I don't think they'll ever get such a chance, though.

The Iraqi government is slowly becoming more stable and competent; I'd definitely say it's an improvement. All that's needed is to get rid of ISIL, and that will be accomplished soon, most likely.

I saw that a force of 6,000 Iraqi police and military collapsed of 150 ISIS soldiers in Ramadi - which shows how incompetent the Iraqi government and their army is.

Iran also is sending Shia militants to Iraq to fight ISIS - which increases the recruitment numbers as Sunni Muslims grow more hostile towards the Shiites.

The US won't send troops to Iraq. Iraqi forces are too incompetent. Shia militant forces from Iran hurt the cause by increasing the recruit count. Not only that, the Iraqi Shiites are being stretched thin trying to protect cities from Isis.

ISIS' current plan is plainly obvious as well as ridiculously frightening. They're closing on on both Syria and Iraq's largest cities - Aleppo and Baghdad. And to use your maps argument, here's one:

http://static1.businessinsider.com...

Notice that they have a great success rate in taking cities over. And notice how they are in striking range of the most major cities.

So basically you think ISIL's going to succeed.
Call me Vox, the Resident Contrarian of debate.org.

The DDO Blog:
https://debatedotorg.wordpress.com...

#drinkthecoffeenotthekoolaid
1harderthanyouthink
Posts: 13,098
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5/19/2015 4:52:59 PM
Posted: 1 year ago
At 5/19/2015 4:50:56 PM, Vox_Veritas wrote:
At 5/19/2015 4:27:01 PM, 1harderthanyouthink wrote:
At 5/19/2015 4:05:29 PM, Vox_Veritas wrote:
At 5/19/2015 3:51:51 PM, 1harderthanyouthink wrote:
At 5/19/2015 3:26:48 PM, Vox_Veritas wrote:
And of course, there's the added bonus of Iraq not being ruled by the Ba'athist Party and Saddam Hussein. A weak Government that is barely able to function properly is better than a government that would kidnap you in the middle of the night, torture you, and then execute you, right?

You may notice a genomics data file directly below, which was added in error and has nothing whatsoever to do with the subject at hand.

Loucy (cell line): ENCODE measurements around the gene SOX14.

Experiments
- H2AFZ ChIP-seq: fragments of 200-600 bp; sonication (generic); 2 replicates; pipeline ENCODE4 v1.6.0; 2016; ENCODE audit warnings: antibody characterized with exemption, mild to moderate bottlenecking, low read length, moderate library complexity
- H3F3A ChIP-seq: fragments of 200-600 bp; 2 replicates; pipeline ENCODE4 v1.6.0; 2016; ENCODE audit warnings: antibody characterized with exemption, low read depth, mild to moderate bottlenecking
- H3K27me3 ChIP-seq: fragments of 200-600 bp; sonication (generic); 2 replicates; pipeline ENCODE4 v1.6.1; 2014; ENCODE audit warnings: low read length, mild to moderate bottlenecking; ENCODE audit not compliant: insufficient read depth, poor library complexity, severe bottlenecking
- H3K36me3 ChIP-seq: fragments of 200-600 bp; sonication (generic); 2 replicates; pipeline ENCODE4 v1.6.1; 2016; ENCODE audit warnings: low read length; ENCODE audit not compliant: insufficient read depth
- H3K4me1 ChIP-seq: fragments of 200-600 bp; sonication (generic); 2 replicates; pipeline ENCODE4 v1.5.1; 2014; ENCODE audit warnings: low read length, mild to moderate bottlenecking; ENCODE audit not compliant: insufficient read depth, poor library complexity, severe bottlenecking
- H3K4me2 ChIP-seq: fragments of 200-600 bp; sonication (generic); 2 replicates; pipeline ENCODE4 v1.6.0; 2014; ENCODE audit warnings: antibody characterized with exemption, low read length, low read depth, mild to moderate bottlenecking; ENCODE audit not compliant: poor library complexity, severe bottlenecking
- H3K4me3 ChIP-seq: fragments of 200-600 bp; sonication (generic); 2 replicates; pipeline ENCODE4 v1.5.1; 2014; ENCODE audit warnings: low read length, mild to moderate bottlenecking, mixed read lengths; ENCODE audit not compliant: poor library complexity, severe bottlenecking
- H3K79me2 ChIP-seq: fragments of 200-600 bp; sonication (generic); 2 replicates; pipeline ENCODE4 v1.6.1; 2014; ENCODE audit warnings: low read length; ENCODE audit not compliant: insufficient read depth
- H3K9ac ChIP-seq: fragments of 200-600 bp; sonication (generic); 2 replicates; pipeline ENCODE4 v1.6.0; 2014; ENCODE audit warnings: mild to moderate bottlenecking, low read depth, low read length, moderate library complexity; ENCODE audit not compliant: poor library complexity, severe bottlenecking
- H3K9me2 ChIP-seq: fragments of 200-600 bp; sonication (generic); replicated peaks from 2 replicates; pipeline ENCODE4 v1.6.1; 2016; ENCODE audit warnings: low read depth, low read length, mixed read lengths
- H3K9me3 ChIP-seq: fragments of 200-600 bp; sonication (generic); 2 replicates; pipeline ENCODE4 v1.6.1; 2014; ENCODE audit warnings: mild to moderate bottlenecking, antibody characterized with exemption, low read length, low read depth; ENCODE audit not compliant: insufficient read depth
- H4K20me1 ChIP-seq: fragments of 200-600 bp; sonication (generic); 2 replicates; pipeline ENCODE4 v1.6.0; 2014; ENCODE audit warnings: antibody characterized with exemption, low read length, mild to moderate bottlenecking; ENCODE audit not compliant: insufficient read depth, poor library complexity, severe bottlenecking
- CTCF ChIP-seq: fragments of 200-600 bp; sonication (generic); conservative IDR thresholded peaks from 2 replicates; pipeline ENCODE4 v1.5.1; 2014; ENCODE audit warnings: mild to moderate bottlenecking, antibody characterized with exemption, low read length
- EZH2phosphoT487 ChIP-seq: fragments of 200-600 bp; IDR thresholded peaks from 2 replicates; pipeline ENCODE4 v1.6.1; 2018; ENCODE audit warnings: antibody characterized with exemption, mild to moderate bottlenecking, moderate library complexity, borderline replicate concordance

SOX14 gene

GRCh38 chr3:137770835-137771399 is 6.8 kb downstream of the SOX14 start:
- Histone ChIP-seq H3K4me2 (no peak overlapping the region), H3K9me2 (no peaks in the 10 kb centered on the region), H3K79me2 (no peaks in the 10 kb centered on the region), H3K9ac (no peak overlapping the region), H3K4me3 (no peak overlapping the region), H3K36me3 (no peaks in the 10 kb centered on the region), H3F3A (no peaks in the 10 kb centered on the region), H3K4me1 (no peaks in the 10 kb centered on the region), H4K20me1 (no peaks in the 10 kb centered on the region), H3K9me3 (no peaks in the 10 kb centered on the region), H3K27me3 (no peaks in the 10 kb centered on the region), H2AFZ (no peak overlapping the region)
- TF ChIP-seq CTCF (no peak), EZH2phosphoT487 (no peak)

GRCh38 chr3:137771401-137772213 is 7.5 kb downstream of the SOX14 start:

You miss the mark entirely.

Saddam Hussein ruling Iraq today would be much preferred to what is currently going on. His rule was much more stable, did not involve militant groups taking over the country and nearby land - which reminds me - ISIS kills a lot of people. Hardly an improvement, if any. They might even kill more than Hussein's government did.

The ISIL is a short-term problem. Without the Invasion, Saddam Hussein might still be in power today. And the sanctions against Iraq might have continued. From the early 90s until 2003, the sanctions against Iraq resulted in nearly 2 million Iraqi deaths, compared to a little less than 215,000 violent deaths from the Iraq War since it began 11 years ago. Including non-violent deaths the number is likely noticeably higher, but still probably nowhere near 2 million.
Imagine if the sanctions had gone on for another 11 years; the number of sanction-caused Iraqi deaths probably would exceeded the total number of Iraq War casualties...and Saddam Hussein would've still been in power.

Saddam Hussein was no saint. Not by a long shot.
Here's a list (which may not even be complete) of his war crimes: http://abcnews.go.com...

Tell me where I said he was a saint. I said that militant groups like ISIS are just as bad, if not worse. If you've seen documentation about Saddam Hussein crucifying children, please, show me.

As for genocides, if ISIS had the chance, they would do much worse than 100,000 Kurds, and they would kill the entire Shia population.

I don't think they'll ever get such a chance, though.

The Iraqi government is slowly becoming more stable and competent; I'd definitely say it's an improvement. All that's needed is to get rid of ISIL, and that will be accomplished soon, most likely.

I saw that a force of 6,000 Iraqi police and military collapsed of 150 ISIS soldiers in Ramadi - which shows how incompetent the Iraqi government and their army is.

Iran also is sending Shia militants to Iraq to fight ISIS - which increases the recruitment numbers as Sunni Muslims grow more hostile towards the Shiites.